Ain’t no angel with a harp cominÁ¢€™ singing
Leastways not that I know of in this world
In these days of uncertain futures
Who knows what the masters might do
They got their big deals goin’ on, goin’ on
Got nothing to do with me and you
If I could I’d get us a big suite
Overlooking the Park
Only promise I know to be true
Are the promises made from the heart

I don’t need to see the whole thing go down
I don’t need to see another lonely man
I don’t need to see a woman crying for the savior
Holding on to some moneyman’s hand
Who can I call to make my reservations
Forever thrown in the dark
The only promises I know to be true
Are the promises made from the heart

I don’t believe in the authorities
They ain’t gonna take care of me and you
I don’t have all the strength that I need
To love the way that I want to
The only promises I know to be true
Are the promises made from the heart

On the record, the song almost seems to be an afterthought following all of the bluster that precedes it. ItÁ¢€™s almost shocking to hear the gentle guitars that lead you into it, but what this song does is really set you up for everything Mellencamp would be writing about in the years to come. When I was a young man, I latched on to the chorus. Á¢€Å“The only promises I know are the promises made from the heart.Á¢€ Friendship. Loyalty. Idealistic love. That’s me. And those promises made from the heart werenÁ¢€™t necessarily to the girl you loved. They were promises you made to your family and your best friends. I truly believed in all of that stuff. So much so that to this day, I canÁ¢€™t turn my back on Steve or my family. No mater how irritated I may get with them, I love them dearly. I would never betray them. Back then, those were the promises made from the heart.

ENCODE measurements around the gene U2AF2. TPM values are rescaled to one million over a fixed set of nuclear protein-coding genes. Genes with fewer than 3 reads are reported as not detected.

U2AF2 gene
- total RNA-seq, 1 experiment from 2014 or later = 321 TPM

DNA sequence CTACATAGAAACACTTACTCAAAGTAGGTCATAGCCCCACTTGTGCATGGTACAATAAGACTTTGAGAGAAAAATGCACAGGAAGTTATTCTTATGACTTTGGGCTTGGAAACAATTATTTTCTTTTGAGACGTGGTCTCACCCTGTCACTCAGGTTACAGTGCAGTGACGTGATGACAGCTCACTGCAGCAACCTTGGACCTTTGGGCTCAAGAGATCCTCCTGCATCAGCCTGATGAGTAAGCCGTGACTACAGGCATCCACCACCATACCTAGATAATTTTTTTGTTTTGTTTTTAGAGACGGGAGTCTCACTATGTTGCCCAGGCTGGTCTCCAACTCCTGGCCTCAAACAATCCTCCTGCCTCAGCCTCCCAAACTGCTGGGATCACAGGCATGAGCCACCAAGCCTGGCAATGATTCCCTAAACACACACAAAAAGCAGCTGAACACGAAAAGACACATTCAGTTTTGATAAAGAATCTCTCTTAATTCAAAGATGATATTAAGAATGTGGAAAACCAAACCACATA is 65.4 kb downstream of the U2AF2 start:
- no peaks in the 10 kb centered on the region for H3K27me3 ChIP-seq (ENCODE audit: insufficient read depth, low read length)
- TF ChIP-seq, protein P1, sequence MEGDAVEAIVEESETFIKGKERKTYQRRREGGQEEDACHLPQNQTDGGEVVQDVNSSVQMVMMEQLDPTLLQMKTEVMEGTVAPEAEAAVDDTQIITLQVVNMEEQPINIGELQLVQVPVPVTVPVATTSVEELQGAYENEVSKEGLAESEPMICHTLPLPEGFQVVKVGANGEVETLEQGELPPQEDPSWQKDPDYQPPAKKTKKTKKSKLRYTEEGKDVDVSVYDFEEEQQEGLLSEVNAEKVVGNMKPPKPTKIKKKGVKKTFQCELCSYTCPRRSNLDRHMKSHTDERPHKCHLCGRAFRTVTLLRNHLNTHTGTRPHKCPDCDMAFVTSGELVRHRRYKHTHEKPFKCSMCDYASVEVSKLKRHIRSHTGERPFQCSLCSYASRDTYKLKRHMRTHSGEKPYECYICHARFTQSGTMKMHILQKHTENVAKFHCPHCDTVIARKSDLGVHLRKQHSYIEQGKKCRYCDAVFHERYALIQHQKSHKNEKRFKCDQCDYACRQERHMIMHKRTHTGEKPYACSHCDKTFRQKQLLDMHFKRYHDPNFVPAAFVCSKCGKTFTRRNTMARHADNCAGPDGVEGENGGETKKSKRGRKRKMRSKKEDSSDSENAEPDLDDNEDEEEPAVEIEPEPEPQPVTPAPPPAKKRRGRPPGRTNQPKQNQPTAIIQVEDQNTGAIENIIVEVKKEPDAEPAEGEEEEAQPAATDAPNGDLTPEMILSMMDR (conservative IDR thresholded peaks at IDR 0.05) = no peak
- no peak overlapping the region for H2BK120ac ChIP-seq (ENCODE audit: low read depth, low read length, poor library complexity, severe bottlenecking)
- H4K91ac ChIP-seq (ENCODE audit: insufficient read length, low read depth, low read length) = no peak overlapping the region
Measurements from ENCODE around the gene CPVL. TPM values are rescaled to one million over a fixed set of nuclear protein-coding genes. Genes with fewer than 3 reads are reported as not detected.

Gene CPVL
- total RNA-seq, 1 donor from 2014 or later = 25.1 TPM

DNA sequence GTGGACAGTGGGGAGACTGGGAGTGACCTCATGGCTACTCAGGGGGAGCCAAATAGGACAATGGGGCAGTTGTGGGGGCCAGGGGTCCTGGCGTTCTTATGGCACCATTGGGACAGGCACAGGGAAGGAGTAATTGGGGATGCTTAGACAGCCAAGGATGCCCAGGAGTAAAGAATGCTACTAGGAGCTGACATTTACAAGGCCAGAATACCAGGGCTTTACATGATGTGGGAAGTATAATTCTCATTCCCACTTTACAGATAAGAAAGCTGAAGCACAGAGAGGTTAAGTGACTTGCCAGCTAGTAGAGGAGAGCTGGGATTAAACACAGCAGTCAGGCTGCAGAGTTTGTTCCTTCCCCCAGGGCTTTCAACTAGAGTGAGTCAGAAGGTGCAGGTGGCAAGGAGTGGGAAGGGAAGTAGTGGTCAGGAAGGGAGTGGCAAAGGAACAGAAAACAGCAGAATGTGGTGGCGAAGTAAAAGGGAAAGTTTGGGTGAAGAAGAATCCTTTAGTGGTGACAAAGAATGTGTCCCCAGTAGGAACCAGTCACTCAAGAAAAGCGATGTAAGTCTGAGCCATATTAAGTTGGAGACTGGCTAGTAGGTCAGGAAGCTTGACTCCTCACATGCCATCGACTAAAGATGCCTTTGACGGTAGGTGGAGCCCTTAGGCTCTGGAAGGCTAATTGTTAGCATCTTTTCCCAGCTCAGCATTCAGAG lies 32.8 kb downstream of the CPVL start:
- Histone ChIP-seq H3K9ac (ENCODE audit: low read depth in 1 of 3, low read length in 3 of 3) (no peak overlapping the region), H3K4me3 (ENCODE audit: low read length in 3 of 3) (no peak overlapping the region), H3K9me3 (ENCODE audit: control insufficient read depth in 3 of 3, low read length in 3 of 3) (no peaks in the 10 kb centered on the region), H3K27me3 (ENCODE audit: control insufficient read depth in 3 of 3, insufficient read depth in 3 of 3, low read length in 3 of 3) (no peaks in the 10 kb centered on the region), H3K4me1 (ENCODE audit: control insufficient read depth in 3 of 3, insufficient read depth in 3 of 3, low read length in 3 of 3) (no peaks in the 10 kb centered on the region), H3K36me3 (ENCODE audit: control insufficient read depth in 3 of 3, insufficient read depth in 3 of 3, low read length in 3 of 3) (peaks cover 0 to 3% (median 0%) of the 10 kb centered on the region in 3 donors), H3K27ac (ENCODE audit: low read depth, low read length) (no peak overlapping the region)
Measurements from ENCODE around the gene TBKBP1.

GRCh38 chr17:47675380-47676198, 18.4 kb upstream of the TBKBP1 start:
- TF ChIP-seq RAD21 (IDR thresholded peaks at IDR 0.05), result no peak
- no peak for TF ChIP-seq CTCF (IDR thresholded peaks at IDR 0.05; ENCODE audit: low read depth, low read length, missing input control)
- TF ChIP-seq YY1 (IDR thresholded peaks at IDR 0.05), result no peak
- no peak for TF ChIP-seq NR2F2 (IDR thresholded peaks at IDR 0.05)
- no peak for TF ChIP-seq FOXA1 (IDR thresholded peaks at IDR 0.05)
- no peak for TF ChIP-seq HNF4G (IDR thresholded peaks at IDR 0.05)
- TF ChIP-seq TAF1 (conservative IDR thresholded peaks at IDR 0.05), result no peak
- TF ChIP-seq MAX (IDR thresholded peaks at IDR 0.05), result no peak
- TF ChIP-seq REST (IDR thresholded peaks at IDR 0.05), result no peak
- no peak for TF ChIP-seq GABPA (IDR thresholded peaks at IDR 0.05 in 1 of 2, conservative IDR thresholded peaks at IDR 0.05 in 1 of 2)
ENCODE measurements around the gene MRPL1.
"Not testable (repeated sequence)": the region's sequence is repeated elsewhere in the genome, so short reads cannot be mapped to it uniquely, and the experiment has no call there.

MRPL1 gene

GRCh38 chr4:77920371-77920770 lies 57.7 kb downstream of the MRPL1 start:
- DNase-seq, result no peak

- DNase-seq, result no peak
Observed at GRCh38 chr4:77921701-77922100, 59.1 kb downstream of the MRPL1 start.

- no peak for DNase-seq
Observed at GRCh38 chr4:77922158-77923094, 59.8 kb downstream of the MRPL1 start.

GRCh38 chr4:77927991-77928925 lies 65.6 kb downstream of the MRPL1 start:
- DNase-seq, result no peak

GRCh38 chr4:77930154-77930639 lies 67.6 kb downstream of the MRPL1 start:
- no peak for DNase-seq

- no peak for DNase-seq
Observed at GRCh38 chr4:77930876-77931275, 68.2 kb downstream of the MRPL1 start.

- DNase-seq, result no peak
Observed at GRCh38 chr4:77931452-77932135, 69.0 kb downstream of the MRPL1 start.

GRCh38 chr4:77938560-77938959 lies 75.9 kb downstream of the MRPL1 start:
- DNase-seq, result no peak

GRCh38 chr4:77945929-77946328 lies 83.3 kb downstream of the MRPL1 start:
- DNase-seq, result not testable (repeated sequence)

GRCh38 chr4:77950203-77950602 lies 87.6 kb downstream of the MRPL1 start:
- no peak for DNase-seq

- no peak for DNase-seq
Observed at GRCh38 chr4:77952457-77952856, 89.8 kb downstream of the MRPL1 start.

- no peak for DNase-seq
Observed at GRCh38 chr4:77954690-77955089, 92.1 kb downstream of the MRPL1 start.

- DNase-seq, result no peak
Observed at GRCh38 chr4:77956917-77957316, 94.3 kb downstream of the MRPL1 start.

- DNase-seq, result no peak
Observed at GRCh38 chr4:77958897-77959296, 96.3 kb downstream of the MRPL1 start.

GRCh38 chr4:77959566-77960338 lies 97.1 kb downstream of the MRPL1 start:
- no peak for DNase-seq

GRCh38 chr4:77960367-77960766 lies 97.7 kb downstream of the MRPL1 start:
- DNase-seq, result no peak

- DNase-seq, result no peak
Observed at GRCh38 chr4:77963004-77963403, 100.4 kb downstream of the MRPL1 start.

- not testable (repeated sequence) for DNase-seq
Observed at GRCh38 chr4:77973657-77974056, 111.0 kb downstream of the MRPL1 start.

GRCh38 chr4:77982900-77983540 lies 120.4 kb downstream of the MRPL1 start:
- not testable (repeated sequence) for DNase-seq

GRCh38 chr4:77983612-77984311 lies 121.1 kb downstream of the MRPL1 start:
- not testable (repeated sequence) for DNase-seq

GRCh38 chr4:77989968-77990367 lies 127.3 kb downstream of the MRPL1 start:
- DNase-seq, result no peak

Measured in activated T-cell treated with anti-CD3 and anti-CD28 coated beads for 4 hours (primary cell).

Look, I was a drummer, man. I didnÁ¢€™t listen to the damn lyrics.